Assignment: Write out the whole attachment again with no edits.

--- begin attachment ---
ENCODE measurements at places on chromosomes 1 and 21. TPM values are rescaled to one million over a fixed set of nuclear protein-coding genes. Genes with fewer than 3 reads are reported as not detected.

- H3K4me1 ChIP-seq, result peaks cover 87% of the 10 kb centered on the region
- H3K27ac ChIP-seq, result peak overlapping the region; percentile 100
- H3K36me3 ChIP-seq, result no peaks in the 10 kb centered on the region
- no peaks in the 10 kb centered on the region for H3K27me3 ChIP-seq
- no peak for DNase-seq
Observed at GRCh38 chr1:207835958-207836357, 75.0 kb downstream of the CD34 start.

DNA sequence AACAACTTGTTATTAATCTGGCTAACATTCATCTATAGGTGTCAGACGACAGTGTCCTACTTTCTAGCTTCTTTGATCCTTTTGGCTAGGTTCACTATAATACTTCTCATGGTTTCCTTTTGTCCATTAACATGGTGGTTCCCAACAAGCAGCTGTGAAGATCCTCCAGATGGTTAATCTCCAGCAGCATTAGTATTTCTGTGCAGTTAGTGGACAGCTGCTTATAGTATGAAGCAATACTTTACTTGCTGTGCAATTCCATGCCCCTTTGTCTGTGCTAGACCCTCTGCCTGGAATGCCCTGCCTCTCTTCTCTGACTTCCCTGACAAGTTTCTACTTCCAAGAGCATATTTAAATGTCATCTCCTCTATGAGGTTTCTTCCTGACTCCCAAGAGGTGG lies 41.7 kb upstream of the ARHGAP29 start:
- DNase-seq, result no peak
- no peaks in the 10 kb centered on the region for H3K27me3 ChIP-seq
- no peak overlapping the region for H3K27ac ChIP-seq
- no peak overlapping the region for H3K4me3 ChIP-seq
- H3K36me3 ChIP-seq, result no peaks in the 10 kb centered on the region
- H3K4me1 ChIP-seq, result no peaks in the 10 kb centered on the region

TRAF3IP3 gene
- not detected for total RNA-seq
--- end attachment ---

ENCODE measurements at places on chromosomes 1 and 21. TPM values are rescaled to one million over a fixed set of nuclear protein-coding genes. Genes with fewer than 3 reads are reported as not detected.

- H3K4me1 ChIP-seq, result peaks cover 87% of the 10 kb centered on the region
- H3K27ac ChIP-seq, result peak overlapping the region; percentile 100
- H3K36me3 ChIP-seq, result no peaks in the 10 kb centered on the region
- no peaks in the 10 kb centered on the region for H3K27me3 ChIP-seq
- no peak for DNase-seq
Observed at GRCh38 chr1:207835958-207836357, 75.0 kb downstream of the CD34 start.

DNA sequence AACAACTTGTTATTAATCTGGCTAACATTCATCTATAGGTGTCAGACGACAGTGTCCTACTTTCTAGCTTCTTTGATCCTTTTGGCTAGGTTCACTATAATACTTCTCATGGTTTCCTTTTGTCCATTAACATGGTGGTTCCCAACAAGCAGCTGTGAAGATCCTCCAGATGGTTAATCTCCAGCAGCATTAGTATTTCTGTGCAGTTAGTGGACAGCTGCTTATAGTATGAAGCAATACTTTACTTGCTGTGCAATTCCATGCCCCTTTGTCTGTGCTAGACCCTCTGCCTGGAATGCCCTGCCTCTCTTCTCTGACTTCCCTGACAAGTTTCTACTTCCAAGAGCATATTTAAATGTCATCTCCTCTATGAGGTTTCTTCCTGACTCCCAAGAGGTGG lies 41.7 kb upstream of the ARHGAP29 start:
- DNase-seq, result no peak
- no peaks in the 10 kb centered on the region for H3K27me3 ChIP-seq
- no peak overlapping the region for H3K27ac ChIP-seq
- no peak overlapping the region for H3K4me3 ChIP-seq
- H3K36me3 ChIP-seq, result no peaks in the 10 kb centered on the region
- H3K4me1 ChIP-seq, result no peaks in the 10 kb centered on the region

TRAF3IP3 gene
- not detected for total RNA-seq